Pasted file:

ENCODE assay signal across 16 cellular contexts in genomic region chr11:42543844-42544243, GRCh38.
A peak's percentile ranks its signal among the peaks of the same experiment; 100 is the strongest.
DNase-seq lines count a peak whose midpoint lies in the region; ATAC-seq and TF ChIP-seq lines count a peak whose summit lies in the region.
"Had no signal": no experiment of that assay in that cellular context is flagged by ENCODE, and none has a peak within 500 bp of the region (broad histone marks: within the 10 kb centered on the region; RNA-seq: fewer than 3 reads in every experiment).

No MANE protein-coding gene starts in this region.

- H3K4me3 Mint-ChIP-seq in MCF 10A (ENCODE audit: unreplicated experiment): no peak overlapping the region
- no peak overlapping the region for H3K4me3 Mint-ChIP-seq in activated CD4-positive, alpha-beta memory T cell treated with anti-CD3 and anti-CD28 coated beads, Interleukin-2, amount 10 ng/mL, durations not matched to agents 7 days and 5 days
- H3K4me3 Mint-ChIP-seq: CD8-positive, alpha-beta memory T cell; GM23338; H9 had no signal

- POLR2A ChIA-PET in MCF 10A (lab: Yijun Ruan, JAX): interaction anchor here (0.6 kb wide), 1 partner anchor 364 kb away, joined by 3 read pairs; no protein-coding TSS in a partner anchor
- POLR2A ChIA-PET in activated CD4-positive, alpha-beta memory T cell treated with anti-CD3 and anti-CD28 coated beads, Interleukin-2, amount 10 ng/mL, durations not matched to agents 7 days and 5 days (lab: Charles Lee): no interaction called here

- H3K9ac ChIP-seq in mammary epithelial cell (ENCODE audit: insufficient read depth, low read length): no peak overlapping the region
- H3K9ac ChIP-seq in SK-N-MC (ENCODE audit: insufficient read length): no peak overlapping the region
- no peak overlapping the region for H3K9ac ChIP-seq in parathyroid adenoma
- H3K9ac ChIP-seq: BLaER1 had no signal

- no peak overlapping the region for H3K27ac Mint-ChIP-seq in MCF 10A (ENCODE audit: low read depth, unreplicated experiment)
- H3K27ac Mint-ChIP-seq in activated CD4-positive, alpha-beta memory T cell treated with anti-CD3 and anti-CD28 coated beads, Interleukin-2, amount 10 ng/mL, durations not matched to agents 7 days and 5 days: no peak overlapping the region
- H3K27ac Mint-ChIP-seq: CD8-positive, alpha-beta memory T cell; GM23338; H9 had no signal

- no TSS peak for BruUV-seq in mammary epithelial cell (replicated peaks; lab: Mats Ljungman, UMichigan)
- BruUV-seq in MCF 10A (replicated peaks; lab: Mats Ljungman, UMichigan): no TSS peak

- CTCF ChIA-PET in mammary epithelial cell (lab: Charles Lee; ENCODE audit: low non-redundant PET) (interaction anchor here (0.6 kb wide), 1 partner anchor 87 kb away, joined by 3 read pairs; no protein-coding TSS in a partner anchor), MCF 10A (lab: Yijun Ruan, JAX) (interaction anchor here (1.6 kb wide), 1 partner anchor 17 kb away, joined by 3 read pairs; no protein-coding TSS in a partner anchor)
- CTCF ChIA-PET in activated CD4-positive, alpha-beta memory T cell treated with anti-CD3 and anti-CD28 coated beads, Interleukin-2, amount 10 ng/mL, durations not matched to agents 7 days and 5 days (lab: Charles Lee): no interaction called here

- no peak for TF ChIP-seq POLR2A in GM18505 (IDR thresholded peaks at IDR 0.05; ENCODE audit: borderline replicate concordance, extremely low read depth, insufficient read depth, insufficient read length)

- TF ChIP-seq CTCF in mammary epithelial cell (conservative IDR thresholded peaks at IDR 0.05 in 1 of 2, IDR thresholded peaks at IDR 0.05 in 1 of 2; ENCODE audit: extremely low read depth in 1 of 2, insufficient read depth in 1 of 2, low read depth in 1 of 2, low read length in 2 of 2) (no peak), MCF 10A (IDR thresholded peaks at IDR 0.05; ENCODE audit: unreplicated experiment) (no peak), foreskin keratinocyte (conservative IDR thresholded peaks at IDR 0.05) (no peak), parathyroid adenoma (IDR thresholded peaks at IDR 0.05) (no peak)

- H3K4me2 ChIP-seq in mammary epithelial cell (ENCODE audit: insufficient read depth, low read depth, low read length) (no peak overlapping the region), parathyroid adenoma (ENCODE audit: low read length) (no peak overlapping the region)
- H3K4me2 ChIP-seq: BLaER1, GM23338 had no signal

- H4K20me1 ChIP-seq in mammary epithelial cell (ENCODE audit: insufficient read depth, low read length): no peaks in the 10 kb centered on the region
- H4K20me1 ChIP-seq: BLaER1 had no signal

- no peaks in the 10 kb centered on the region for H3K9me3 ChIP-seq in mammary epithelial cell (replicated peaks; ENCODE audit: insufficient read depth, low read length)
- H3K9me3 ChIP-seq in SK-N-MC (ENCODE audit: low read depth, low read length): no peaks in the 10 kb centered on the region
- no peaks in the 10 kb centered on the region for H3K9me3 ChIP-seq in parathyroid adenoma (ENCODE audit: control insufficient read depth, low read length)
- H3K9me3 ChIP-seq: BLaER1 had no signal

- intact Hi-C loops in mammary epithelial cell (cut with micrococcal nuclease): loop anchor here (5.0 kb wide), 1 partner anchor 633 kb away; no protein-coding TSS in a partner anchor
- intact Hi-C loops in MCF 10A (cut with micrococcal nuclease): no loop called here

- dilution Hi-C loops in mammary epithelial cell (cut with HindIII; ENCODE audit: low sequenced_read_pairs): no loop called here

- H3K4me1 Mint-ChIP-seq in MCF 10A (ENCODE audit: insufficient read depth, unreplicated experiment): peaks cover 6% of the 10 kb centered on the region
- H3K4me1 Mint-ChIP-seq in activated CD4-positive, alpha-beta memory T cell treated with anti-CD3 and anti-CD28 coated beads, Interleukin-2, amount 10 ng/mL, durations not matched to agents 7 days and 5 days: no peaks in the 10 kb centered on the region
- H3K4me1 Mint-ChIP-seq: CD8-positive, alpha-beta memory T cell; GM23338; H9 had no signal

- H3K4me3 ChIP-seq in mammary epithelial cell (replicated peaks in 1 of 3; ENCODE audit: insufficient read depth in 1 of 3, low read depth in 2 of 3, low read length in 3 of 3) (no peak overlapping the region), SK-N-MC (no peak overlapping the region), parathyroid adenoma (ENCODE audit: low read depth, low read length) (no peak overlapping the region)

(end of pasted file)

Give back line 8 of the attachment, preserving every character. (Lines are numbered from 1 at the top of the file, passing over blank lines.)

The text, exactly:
- H3K4me3 Mint-ChIP-seq: CD8-positive, alpha-beta memory T cell; GM23338; H9 had no signal